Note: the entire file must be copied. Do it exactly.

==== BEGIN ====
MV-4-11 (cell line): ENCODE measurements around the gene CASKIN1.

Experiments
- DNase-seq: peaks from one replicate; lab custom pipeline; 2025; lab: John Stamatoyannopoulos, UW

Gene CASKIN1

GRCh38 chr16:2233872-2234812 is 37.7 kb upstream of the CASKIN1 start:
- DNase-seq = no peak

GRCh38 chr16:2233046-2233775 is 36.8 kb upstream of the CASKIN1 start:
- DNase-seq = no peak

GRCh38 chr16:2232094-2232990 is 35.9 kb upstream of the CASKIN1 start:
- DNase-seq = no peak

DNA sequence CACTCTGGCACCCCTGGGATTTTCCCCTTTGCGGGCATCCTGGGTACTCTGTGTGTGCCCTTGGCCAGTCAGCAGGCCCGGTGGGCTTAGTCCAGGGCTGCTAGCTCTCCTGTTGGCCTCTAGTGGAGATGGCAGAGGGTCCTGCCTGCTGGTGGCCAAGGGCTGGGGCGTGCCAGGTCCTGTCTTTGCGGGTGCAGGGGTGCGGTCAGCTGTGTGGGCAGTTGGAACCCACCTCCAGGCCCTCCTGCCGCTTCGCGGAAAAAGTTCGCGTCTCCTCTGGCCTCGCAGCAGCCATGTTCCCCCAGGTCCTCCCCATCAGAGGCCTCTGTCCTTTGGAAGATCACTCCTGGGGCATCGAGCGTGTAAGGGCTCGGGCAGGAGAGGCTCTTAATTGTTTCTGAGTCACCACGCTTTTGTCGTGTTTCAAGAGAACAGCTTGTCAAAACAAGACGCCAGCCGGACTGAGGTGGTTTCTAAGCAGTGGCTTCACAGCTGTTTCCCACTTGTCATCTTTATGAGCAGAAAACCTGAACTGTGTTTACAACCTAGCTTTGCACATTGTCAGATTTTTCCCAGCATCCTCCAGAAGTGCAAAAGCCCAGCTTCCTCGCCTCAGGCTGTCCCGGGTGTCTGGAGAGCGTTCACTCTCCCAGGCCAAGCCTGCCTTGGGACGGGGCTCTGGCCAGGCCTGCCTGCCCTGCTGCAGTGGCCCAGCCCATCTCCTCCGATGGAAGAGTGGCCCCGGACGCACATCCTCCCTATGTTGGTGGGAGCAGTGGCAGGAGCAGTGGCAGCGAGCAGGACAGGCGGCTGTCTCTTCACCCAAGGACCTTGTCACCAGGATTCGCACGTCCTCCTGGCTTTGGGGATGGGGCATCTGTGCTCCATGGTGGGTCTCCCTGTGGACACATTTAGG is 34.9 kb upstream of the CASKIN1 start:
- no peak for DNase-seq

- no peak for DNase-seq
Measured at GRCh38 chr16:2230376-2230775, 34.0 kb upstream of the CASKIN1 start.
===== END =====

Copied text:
MV-4-11 (cell line): ENCODE measurements around the gene CASKIN1.

Experiments
- DNase-seq: peaks from one replicate; lab custom pipeline; 2025; lab: John Stamatoyannopoulos, UW

Gene CASKIN1

GRCh38 chr16:2233872-2234812 is 37.7 kb upstream of the CASKIN1 start:
- DNase-seq = no peak

GRCh38 chr16:2233046-2233775 is 36.8 kb upstream of the CASKIN1 start:
- DNase-seq = no peak

GRCh38 chr16:2232094-2232990 is 35.9 kb upstream of the CASKIN1 start:
- DNase-seq = no peak

DNA sequence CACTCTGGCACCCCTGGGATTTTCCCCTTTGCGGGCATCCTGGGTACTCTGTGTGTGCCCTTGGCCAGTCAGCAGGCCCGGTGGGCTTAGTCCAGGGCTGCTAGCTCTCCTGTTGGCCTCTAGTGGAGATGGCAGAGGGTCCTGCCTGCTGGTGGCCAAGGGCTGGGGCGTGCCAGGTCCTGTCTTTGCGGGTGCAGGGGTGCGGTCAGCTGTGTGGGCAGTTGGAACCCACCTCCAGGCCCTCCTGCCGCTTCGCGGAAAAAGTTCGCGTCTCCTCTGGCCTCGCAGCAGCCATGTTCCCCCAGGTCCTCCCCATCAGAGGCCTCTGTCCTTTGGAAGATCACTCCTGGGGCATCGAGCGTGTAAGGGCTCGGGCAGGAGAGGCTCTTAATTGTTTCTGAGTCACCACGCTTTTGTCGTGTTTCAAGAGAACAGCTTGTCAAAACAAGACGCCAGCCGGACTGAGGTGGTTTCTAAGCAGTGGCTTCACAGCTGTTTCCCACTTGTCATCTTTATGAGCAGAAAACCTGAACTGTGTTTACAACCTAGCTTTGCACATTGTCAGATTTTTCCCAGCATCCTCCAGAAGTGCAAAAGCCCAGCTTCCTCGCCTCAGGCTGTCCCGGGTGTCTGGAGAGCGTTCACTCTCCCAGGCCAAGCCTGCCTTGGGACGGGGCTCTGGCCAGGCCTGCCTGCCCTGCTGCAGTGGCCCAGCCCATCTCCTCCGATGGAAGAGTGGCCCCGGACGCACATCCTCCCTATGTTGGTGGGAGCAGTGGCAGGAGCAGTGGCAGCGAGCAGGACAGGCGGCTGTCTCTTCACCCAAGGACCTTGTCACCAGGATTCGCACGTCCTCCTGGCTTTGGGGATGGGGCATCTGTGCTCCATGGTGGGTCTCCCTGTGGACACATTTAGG is 34.9 kb upstream of the CASKIN1 start:
- no peak for DNase-seq

- no peak for DNase-seq
Measured at GRCh38 chr16:2230376-2230775, 34.0 kb upstream of the CASKIN1 start.